My understanding of A たとき B is that it is used when B happens after A; A るとき B is used when B happens before A. (Related question: What is the difference between ~たとき vs ~るとき)

However, my understanding fails me when I face たい sentences:

来月 日本へ (行く / 行った) 時、富士山を 見たいです。

My teacher explained that 行った needs to be used instead of 行く. Why this is the case? It seems to me that one would want to see Mt. Fuji before going to Japan. It would be weird to go to Japan first and suddenly want to go to Mt. Fuji...

  • With 行く it would carry a meaning of wanting to see Mt Fuji before even departing for Japan. The tense/aspect isn't associated with wanting but with whether the act of going has been completed or not. 日本へ行った時 gives the sense of "once I've gone to Japan". There is nothing in the sentence to explicitly imply that that's when your desire to Mt Fuji would occur. – A.Ellett Feb 3 '16 at 15:40
  • Hm... however, he's talking about going to Japan next month... if he's talking about Mt. Fuji now, wouldn't that mean he wants to see Mt. Fuji already? Thus, the desire to go to Mt Fuji would occur before even departing for Japan. – rhyaeris Feb 3 '16 at 15:47
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    What is desired is "to see Fuji when I'm in Japan". たい is being applied to the sentence 来月日本へ行った時富士山を見る -> "I will see Fuji-san when I'm in Japan." If you parse たい as applying only to 富士山を見る, then either way you get a bizarre concept of wanting something only conditioned on whether you've made it to Japan or not. – A.Ellett Feb 3 '16 at 16:04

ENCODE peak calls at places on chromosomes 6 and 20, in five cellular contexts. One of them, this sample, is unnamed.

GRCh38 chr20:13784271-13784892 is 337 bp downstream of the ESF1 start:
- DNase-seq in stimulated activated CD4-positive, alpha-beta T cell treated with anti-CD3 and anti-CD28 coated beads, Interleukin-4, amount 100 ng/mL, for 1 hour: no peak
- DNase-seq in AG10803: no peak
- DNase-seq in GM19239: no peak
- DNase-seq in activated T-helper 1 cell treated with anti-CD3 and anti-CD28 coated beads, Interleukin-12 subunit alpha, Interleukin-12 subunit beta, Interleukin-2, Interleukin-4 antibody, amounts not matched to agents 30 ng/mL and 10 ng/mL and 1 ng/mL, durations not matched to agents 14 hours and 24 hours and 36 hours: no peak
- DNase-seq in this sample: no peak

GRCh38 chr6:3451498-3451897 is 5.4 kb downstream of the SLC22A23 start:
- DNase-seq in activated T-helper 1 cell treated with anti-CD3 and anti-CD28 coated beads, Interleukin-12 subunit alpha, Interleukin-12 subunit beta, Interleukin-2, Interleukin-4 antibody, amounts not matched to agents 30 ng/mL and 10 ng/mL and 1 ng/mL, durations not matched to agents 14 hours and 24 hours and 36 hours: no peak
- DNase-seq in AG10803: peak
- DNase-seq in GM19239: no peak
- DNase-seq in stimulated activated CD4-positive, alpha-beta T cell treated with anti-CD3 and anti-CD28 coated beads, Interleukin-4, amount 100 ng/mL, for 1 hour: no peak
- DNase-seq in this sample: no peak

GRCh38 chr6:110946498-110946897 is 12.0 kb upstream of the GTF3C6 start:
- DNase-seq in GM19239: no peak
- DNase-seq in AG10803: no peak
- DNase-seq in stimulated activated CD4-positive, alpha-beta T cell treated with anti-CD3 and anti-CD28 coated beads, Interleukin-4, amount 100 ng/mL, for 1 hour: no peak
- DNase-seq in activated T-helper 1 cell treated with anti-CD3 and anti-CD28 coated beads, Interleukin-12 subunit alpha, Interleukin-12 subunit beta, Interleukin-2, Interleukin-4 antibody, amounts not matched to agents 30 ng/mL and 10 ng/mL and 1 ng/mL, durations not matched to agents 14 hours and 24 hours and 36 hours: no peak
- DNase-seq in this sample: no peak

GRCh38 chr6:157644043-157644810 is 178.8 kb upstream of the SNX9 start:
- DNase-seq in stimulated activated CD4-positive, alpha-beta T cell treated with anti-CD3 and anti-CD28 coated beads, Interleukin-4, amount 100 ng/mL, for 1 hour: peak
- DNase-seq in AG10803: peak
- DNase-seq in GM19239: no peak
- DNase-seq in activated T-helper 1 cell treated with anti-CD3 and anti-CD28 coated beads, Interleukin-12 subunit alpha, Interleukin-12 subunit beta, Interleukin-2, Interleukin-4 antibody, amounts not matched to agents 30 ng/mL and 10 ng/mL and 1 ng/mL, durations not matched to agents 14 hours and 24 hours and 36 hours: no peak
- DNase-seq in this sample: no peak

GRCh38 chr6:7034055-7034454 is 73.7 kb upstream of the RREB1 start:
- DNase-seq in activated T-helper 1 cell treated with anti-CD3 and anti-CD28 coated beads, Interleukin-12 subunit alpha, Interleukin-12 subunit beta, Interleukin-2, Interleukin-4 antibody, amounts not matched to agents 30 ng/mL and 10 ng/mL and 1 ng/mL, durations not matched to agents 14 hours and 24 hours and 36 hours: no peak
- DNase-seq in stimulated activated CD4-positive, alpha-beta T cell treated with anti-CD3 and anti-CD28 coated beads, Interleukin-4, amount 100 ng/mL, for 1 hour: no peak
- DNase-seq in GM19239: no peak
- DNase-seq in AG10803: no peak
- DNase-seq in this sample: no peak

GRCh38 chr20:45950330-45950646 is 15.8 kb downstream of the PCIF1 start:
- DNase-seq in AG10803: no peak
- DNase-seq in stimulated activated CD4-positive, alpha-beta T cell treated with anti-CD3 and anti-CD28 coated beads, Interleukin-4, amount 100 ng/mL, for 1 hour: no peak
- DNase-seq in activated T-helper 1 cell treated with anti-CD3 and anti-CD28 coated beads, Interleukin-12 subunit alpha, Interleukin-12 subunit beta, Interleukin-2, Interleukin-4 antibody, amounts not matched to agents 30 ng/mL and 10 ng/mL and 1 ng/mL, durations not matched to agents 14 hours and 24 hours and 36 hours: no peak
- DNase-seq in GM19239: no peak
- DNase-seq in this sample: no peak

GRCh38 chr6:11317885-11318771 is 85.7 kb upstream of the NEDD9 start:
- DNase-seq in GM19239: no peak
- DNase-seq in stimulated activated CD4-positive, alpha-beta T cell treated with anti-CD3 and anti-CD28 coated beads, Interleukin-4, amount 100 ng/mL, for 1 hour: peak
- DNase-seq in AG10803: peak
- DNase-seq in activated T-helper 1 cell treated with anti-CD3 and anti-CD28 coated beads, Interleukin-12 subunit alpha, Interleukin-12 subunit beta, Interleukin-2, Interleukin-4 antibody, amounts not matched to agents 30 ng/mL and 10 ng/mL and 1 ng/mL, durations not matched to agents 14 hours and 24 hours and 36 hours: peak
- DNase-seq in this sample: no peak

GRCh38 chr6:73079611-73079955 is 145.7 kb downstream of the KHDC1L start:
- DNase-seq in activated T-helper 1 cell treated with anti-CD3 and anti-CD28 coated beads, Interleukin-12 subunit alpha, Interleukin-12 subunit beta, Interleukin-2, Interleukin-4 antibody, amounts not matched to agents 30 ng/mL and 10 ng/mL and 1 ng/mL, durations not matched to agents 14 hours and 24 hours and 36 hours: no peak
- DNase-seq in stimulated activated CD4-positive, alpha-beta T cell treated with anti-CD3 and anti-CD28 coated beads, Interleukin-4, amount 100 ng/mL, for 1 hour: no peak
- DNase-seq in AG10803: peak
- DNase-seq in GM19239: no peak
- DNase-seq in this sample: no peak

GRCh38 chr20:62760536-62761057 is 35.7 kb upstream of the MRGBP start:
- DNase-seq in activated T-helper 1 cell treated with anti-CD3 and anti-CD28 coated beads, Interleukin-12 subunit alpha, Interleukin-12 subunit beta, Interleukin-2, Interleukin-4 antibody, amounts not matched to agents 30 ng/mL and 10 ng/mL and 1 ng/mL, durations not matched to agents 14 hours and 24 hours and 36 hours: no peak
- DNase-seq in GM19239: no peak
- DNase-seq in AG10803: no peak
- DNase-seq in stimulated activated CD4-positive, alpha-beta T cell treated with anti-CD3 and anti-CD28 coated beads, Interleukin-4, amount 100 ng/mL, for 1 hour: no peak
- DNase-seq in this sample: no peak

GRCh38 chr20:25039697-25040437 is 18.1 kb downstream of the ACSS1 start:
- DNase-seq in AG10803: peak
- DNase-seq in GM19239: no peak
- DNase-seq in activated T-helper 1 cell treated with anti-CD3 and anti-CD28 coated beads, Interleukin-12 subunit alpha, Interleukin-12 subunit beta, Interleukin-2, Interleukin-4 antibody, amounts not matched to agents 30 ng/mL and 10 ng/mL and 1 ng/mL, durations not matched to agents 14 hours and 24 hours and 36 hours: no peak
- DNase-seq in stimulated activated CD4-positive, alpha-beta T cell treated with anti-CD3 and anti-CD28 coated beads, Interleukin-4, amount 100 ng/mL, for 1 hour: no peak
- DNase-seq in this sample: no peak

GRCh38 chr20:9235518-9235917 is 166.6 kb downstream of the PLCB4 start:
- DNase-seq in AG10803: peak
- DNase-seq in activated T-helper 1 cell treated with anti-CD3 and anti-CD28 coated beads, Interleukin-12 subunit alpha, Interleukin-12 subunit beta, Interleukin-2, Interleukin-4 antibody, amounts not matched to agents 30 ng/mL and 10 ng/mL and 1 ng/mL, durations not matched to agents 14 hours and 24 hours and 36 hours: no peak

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    @A.Ellett You should turn this into an answer. – Darius Jahandarie Feb 3 '16 at 21:41

First of all the tense in Japanese is different from English, and the verbal auxiliary た represents past and completion.

As your teacher says, "来月、富士山に行った時、富士山を見たいです" is natural. I think this た doesn't mean "past" but "completion". This た can be used for a future thing. For example, 来週の金曜日に、仕事が終わったら、お酒を飲みましょう (Let's drink after work next Friday).

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